Category Archives: Uncategorized

Cold and Flu Prevention

Viruses causing the common cold and seasonal flu produce similar symptoms: sore throat, cough, congestion and sneezing, body aches, and fever. The following are tips that may help prevent, or lessen the effects of, the cold or flu:

  • Stay healthy every day. Eat a healthy diet, exercise, and rest to strengthen your immune system. Compromised immune systems have a hard time fighting off illnesses.
  • Wash your hands often, especially after coughing, sneezing, or blowing your nose. Viruses spread when you touch surfaces, then our eyes, nose, or mouth.
    • Use plenty of soap and warm water. Make sure to lather well and scrub for at least 20 seconds.
    • Use hand sanitizer if a hand-washing station is not close by.
  • Cover your coughs and sneezes. Coughs and sneezes can propel viruses up to six feet onto surfaces, where they can live for hours. Cover your nose and mouth with a tissue; if a tissue is not available, use your upper arm, never your hands. Put used tissues directly into a waste basket.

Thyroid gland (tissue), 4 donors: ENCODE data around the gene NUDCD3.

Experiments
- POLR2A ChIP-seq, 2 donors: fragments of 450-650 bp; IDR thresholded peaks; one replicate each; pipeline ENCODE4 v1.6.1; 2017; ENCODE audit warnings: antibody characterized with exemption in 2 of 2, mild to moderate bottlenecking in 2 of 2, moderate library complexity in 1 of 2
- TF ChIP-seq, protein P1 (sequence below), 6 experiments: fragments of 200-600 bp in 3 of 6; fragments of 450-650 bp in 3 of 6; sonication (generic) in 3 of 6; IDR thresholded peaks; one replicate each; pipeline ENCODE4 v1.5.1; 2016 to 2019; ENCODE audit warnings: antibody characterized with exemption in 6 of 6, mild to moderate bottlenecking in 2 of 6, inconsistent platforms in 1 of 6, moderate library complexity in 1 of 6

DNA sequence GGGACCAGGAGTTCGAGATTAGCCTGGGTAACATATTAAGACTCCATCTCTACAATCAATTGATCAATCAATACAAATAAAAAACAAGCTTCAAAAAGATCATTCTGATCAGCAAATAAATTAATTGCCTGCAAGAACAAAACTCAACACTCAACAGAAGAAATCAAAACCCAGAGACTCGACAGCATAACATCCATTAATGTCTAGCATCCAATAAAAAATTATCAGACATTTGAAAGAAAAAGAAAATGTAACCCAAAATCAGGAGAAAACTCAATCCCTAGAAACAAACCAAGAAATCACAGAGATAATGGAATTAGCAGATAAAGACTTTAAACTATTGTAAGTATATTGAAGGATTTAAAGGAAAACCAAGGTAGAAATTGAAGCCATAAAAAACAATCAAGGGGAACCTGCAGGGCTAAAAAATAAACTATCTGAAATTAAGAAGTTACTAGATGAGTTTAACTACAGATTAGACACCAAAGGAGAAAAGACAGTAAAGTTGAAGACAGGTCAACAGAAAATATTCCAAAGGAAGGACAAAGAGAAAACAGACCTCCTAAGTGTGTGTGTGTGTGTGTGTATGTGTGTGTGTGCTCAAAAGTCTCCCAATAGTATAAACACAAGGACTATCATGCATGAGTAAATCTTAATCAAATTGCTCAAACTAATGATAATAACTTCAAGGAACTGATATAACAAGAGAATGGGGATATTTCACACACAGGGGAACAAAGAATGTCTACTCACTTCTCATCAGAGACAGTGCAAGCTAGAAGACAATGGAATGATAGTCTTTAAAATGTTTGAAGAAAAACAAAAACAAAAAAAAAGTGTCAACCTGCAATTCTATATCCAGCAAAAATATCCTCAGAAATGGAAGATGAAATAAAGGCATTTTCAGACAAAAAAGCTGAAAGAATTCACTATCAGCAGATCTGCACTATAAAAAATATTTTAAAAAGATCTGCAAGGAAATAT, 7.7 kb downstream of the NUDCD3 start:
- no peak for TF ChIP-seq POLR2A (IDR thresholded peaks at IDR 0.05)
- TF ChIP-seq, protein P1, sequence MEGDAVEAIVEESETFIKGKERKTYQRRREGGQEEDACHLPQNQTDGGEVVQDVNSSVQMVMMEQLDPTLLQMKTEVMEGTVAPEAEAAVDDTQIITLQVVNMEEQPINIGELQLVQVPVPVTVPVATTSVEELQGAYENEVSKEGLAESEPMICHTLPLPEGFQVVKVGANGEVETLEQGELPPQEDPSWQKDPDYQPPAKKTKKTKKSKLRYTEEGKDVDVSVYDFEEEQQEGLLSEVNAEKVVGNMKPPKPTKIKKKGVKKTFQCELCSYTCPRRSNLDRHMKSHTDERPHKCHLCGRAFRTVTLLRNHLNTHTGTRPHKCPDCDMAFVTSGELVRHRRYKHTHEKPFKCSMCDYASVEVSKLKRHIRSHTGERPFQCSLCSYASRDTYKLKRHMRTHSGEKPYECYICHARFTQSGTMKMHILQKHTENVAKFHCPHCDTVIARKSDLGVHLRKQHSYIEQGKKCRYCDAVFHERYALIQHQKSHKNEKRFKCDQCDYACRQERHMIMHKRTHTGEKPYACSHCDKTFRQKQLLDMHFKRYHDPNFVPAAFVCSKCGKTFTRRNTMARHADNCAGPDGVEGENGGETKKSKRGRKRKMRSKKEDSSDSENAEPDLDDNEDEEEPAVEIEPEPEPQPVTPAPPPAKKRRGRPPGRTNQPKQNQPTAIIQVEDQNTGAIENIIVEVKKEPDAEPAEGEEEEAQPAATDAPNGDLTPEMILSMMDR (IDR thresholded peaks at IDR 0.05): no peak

• Prevent the spread of viruses among your family members. Don’t share eating utensils, drinking glasses, or towels. Consider using disposables of these items while a family member is sick.
  • Get a flu shot—it’s not too late! The flu vaccine cannot give you the flu. The flu vaccine can make your sickness milder if you do still catch the flu. Most pharmacies and family medicine providers continue to give flu shots during flu season.
  • Stay hydrated, especially if you feel like you’re getting sick. Drink electrolyte infused drinks or water to keep your body hydrated.
    • Children’s pedia-pops can hydrate the body and can help temporarily reduce a fever.
    • Diabetics should see a doctor first before using pedia-pops or drinking electrolyte drinks, as some have high levels of sugar. Most important: See a healthcare professional when illness strikes.
  • If you are sick, avoid going to work, school, or other public places. It may take longer to recover from colds or the flu if you push yourself. You also risk infecting others.
  • Keep in mind that antibiotics are for bacterial infections, not viruses such as the cold or flu.
  • When prescribed a medication, take it as prescribed and for the full course. Prescriptions are given to help your body build immunity. Just because you “feel better” does not mean that the medication has finished working.

National Teen Driver Safety Week! October 16-22, 2016

8 Danger Zones All Teen Drivers Need to Know